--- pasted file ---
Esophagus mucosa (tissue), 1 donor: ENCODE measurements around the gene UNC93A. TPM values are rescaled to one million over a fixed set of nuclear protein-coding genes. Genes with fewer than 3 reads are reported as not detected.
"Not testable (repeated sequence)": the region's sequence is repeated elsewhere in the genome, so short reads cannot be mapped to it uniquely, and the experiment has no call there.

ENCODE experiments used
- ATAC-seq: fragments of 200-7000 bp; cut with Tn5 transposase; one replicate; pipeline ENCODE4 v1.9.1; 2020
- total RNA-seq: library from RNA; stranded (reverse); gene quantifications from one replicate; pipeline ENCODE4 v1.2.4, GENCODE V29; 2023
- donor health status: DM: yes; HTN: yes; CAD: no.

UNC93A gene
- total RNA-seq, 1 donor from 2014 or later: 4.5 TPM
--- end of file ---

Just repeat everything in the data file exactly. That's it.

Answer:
Esophagus mucosa (tissue), 1 donor: ENCODE measurements around the gene UNC93A. TPM values are rescaled to one million over a fixed set of nuclear protein-coding genes. Genes with fewer than 3 reads are reported as not detected.
"Not testable (repeated sequence)": the region's sequence is repeated elsewhere in the genome, so short reads cannot be mapped to it uniquely, and the experiment has no call there.

ENCODE experiments used
- ATAC-seq: fragments of 200-7000 bp; cut with Tn5 transposase; one replicate; pipeline ENCODE4 v1.9.1; 2020
- total RNA-seq: library from RNA; stranded (reverse); gene quantifications from one replicate; pipeline ENCODE4 v1.2.4, GENCODE V29; 2023
- donor health status: DM: yes; HTN: yes; CAD: no.

UNC93A gene
- total RNA-seq, 1 donor from 2014 or later: 4.5 TPM